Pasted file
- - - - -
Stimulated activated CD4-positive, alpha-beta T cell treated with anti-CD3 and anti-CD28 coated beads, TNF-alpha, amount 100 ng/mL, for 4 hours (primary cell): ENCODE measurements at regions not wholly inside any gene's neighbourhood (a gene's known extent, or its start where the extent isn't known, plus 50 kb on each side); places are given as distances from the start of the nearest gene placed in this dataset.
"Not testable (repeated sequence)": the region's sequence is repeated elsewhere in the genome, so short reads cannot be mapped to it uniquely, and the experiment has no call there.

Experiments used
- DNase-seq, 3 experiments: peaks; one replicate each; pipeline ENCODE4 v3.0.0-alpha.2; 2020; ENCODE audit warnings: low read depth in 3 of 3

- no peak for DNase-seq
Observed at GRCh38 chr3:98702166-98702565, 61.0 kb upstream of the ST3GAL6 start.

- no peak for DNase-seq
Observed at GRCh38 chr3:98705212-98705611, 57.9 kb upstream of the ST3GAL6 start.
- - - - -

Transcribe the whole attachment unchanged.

Stimulated activated CD4-positive, alpha-beta T cell treated with anti-CD3 and anti-CD28 coated beads, TNF-alpha, amount 100 ng/mL, for 4 hours (primary cell): ENCODE measurements at regions not wholly inside any gene's neighbourhood (a gene's known extent, or its start where the extent isn't known, plus 50 kb on each side); places are given as distances from the start of the nearest gene placed in this dataset.
"Not testable (repeated sequence)": the region's sequence is repeated elsewhere in the genome, so short reads cannot be mapped to it uniquely, and the experiment has no call there.

Experiments used
- DNase-seq, 3 experiments: peaks; one replicate each; pipeline ENCODE4 v3.0.0-alpha.2; 2020; ENCODE audit warnings: low read depth in 3 of 3

- no peak for DNase-seq
Observed at GRCh38 chr3:98702166-98702565, 61.0 kb upstream of the ST3GAL6 start.

- no peak for DNase-seq
Observed at GRCh38 chr3:98705212-98705611, 57.9 kb upstream of the ST3GAL6 start.